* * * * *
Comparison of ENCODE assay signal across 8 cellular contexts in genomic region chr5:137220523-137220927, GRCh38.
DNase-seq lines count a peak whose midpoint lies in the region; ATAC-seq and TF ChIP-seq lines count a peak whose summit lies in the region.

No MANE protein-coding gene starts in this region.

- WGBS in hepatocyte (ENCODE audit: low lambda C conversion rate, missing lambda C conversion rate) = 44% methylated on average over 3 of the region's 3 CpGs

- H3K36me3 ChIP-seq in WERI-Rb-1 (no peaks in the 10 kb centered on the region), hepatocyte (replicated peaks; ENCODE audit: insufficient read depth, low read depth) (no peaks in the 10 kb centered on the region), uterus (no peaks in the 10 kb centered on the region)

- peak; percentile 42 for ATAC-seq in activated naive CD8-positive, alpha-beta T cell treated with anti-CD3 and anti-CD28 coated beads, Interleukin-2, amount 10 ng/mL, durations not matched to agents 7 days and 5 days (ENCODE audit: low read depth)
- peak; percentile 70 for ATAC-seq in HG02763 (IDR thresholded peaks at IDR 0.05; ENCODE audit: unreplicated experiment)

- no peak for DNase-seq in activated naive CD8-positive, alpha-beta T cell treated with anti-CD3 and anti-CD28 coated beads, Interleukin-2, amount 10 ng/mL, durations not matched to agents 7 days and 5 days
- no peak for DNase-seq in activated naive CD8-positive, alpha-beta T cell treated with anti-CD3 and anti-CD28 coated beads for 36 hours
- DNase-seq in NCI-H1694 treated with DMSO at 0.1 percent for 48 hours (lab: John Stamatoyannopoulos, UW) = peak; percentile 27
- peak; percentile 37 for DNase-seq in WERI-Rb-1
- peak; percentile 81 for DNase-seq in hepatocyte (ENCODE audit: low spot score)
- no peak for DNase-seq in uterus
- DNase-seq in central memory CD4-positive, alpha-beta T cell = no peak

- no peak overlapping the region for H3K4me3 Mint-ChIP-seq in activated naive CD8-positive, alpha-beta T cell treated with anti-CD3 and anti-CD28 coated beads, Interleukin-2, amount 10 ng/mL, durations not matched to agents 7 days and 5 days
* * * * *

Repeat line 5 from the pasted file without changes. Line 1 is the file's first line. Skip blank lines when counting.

- H3K36me3 ChIP-seq in WERI-Rb-1 (no peaks in the 10 kb centered on the region), hepatocyte (replicated peaks; ENCODE audit: insufficient read depth, low read depth) (no peaks in the 10 kb centered on the region), uterus (no peaks in the 10 kb centered on the region)